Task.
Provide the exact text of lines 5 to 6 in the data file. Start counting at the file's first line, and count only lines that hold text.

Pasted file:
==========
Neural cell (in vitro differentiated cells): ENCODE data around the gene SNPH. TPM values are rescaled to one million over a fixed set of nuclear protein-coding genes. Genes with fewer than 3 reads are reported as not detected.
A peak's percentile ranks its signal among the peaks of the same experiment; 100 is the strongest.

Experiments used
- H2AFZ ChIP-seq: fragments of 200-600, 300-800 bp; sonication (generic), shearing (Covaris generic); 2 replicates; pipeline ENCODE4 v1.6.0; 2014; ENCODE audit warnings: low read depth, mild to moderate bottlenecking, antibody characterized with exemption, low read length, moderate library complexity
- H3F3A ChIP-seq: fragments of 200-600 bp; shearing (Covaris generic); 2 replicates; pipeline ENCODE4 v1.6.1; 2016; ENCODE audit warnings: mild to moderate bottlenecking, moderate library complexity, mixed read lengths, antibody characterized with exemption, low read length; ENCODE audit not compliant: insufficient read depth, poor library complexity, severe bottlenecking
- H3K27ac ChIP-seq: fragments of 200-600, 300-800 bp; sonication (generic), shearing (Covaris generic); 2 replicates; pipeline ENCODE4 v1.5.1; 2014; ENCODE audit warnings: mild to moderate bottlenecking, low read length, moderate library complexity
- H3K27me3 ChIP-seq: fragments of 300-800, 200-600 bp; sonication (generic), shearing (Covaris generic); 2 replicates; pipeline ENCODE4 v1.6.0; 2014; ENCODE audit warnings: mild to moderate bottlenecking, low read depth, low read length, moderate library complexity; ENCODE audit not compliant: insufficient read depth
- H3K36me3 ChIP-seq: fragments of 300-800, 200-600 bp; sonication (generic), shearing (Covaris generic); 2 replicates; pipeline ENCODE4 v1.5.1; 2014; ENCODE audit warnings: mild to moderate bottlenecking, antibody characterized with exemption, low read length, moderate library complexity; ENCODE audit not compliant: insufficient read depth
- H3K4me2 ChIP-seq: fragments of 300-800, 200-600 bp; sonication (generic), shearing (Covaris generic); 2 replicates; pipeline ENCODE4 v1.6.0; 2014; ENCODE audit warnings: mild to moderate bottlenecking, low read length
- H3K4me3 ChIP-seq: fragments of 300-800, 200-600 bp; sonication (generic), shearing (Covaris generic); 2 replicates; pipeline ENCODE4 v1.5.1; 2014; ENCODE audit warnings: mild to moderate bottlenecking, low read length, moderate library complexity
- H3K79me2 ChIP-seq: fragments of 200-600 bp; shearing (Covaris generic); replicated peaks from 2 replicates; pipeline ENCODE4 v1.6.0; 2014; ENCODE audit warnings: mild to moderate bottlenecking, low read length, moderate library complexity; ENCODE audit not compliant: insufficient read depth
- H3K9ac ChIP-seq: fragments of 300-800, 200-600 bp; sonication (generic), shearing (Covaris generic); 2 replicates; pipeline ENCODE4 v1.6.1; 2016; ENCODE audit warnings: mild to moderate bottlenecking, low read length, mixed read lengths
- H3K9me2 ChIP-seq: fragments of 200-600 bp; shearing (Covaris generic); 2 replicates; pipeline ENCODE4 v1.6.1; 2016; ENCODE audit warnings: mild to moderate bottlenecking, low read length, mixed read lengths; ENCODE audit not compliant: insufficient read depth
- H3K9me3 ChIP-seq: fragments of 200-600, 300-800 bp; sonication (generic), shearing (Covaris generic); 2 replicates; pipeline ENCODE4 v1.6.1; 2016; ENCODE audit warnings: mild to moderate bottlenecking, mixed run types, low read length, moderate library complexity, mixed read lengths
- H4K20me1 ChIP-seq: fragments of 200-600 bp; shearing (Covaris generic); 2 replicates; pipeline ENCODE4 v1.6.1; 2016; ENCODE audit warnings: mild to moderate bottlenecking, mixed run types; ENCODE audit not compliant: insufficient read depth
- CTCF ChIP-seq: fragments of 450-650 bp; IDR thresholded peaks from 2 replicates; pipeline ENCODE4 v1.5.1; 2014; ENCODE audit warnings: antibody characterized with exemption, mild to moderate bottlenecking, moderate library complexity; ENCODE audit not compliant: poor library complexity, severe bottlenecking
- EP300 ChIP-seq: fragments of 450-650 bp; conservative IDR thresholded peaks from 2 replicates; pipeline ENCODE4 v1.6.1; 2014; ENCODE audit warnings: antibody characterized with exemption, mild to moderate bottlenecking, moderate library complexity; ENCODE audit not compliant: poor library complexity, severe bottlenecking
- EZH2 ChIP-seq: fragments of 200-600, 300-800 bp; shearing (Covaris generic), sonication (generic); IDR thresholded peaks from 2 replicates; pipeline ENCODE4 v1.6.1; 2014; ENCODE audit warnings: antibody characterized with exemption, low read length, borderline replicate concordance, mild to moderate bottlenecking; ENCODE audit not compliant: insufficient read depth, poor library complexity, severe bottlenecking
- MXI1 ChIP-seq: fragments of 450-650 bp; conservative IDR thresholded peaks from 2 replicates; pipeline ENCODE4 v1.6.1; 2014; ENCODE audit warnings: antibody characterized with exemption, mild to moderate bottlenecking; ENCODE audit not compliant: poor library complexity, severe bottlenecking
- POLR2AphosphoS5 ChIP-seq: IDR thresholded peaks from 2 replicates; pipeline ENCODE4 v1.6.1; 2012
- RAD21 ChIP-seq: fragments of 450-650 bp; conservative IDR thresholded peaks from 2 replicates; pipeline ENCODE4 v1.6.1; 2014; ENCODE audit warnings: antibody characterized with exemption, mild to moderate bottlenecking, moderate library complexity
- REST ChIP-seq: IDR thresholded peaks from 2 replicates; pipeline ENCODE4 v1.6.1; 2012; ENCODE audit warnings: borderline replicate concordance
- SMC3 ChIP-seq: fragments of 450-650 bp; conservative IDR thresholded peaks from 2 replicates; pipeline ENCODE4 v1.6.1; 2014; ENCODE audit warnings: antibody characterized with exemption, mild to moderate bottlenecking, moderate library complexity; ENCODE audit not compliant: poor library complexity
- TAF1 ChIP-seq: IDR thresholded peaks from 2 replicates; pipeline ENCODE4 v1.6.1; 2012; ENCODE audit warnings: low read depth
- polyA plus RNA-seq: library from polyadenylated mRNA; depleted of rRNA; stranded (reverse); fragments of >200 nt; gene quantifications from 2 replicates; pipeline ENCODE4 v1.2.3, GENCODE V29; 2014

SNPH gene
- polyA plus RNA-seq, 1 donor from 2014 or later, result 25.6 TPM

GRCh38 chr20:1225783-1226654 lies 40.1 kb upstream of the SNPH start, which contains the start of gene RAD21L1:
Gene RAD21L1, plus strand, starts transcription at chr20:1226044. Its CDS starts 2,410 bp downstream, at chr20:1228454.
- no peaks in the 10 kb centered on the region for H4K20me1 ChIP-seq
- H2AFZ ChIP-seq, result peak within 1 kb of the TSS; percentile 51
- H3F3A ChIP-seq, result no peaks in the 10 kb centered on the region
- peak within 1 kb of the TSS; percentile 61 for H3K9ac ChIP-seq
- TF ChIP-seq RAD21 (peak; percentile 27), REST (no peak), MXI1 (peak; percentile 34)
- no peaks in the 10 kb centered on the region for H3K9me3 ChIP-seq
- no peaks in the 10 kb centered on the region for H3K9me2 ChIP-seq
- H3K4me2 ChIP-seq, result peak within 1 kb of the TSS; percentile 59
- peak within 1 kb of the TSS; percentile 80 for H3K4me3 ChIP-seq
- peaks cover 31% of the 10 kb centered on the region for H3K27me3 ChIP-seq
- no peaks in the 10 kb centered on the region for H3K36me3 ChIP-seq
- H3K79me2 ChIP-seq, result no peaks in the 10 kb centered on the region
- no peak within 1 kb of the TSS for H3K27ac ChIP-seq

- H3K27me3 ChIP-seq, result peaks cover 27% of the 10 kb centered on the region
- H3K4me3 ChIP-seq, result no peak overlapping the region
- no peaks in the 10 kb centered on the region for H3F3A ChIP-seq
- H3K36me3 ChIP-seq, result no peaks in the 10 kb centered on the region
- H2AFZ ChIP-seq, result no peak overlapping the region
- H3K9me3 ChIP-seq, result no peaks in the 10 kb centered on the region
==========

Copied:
- H3F3A ChIP-seq: fragments of 200-600 bp; shearing (Covaris generic); 2 replicates; pipeline ENCODE4 v1.6.1; 2016; ENCODE audit warnings: mild to moderate bottlenecking, moderate library complexity, mixed read lengths, antibody characterized with exemption, low read length; ENCODE audit not compliant: insufficient read depth, poor library complexity, severe bottlenecking
- H3K27ac ChIP-seq: fragments of 200-600, 300-800 bp; sonication (generic), shearing (Covaris generic); 2 replicates; pipeline ENCODE4 v1.5.1; 2014; ENCODE audit warnings: mild to moderate bottlenecking, low read length, moderate library complexity